Sunday, November 29, 2009


Monday, November 30, 2009
5:30pm - 8:30pm
The Illustrious Chicago Red Line El Train

Ever been on a crowded train, suffocating with twenty or thirty strangers, keeping your eyes on your shoes because you're too afraid to look up? To look up and see all those questioning eyes, and feel yourself crumble under their gaze?
Well this is the train for you.

Allies and Genderfunnies, join in the fun as GqC shakes up the Red Line with some surprising conversations.

We will meet downtown at the JACKSON Red Line Stop at 5:30pm above ground. Bring your favorite copy of anything written about gender/ gender variance. Don't have one? We'll provide you with materials.

This action requires no acting skills. You will simply start a conversation with another participant about gender on the train. And everyone around you will do the same thing. We'll bring some literature for you.

See you at Jackson!

Roots of Violence

By Mahina

The struggle for identity leads to violence on so many levels. How many murders of gender queers took place last year? I stopped taking count after so long. Just paid remembrance in silence when I learned the news of yet another fatality. The closest identity I identify with is Two-Spirit. My family reports of Native American heritage yet protest with any questioning. I will never step over the boundaries of Native American ritual.

For myself, I listened to the wisdom of the Appalachian Mountains where I grew up. There I learned I could be a little boy if I chose and maintain the female body I have. I could hear from long-dead spirits which I still feel to be family.
So I wanted to play baseball in the major league. On the playground, I was the best wide receiver on our football team. Fonzie was my role model so I studied engine diagrams & took my dad's lawn mower apart & re-assembled it.

Then one day, I grew breasts. My mom began accusing me of having sex. Yet, I had no idea what sex was! She started criticizing my appearance as I looked like a boy. Once she took me out of class and sent me home from school to change out of my brother's shirt. She prohibited me from working on the farm & made me watch soap operas and read Seventeen to learn how to apply make-up. She monitored my appearance when I had my class photo. The photo my Sophomore year of high school made me ashamed. It wasn't who I am, I thought. So I refused to give the pictures to my parents. She and my dad hit me and pushed me around the room. I wouldn't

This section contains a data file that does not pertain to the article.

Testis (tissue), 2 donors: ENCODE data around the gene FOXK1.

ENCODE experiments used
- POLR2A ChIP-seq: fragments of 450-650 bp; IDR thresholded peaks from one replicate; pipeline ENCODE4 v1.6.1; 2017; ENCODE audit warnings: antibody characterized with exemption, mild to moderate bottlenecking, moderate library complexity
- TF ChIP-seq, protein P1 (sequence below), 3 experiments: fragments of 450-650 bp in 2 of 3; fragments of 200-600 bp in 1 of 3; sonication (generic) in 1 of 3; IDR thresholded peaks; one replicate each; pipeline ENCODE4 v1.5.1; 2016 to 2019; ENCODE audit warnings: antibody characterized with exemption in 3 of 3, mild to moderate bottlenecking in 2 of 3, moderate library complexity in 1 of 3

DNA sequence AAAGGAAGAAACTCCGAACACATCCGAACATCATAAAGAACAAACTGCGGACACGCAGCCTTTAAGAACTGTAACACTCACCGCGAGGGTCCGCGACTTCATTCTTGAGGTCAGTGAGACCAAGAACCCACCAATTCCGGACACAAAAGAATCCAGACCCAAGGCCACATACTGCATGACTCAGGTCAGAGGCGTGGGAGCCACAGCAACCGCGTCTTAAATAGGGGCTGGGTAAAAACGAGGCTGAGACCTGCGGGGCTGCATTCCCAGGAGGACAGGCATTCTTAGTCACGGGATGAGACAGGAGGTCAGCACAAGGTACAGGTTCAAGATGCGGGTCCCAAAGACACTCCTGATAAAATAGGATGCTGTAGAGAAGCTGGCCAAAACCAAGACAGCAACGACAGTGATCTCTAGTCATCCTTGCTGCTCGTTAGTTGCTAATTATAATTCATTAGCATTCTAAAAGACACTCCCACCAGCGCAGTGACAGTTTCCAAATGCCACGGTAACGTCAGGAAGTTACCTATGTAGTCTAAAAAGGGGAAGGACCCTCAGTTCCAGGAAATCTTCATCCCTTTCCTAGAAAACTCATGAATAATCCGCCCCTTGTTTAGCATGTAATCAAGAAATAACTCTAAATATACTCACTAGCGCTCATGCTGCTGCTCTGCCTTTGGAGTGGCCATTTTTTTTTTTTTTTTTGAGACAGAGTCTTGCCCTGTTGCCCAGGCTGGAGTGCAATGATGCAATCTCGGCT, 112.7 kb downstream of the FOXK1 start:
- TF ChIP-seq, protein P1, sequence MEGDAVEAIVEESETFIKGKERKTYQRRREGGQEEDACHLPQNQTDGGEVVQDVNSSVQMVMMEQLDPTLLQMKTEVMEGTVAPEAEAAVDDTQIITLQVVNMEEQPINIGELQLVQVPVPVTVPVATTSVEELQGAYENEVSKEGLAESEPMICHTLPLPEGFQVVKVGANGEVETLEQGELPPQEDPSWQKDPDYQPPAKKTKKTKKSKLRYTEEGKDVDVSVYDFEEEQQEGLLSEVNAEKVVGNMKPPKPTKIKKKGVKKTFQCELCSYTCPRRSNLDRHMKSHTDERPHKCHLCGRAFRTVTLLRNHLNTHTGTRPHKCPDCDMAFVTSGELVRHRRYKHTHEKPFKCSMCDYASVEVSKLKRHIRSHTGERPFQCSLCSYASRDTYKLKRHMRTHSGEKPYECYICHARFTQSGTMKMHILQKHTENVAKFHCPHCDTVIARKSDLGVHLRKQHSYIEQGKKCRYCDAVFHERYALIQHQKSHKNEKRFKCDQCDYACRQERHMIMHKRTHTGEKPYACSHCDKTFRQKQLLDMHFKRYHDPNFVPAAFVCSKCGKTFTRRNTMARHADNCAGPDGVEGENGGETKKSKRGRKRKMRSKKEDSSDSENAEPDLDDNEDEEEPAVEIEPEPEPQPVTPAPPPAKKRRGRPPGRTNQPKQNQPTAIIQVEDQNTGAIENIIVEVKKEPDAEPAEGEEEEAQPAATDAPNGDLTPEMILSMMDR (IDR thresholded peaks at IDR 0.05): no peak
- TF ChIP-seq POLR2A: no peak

let go of the pictures. They were mine to destroy.

Well, life went on. I left my home when I was legally able to be on my own. So happy when I got a job as an apprentice car mechanic. I loved it! Yet, I was diagnosed with an illness so I quit mechanics.
All I find I can do is join in with social groups to raise awareness of the truth of transgendered identity. I no longer try to understand why, just hope people will listen and understand.

Sunday, November 22, 2009

A very QUEER Thanksgiving!

If you've got nowhere to go, or if you just wanna come chill with a big queer family for a bit. This is the opportunity for you to be welcomed to the Genderqueer Chicago family.
Guests are encouraged to bring beverage or a side dish, though not required to.
There will be glitter. There will be hugs.
If you don't like these, come anyway, cuz ill ask you if either is ok before inflicting them on you.

Starting round six pm
1153 Lunt
one block north and two blocks east of the red line MORSE stop.
next to cafe ennui.

Have a happy holiday if we don't see you!
-Peter Noble
of gendequeer chicago

Friday, November 20, 2009

University of Chicago to Host TDOR Events Tonight/ Sunday Vigil in honor of Jorge Steven Lopez Mercado


11th International

To commemorate the 101 trans and gender variant people who have been murdered around the world in 2009!
To remember all of those who have come before & to actively speak out and move towards a better future!

Vigil at Barlett Quad

filmmaker Jules Rosskam*
shows his film
"Against a Trans Narrative"
talk back

5710 S. Woodlawn
Community Lounge

Dinner provided!

Sponsored by UChicago's Queers & Associates

*"Jules Rosskam is an internationally acclaimed trans filmmaker, artist, educator and longtime activist who is dedicated to creating work that is by, for, and about trans/queer communities." More at
Vigil in honor of Jorge Steven Lopez Mercado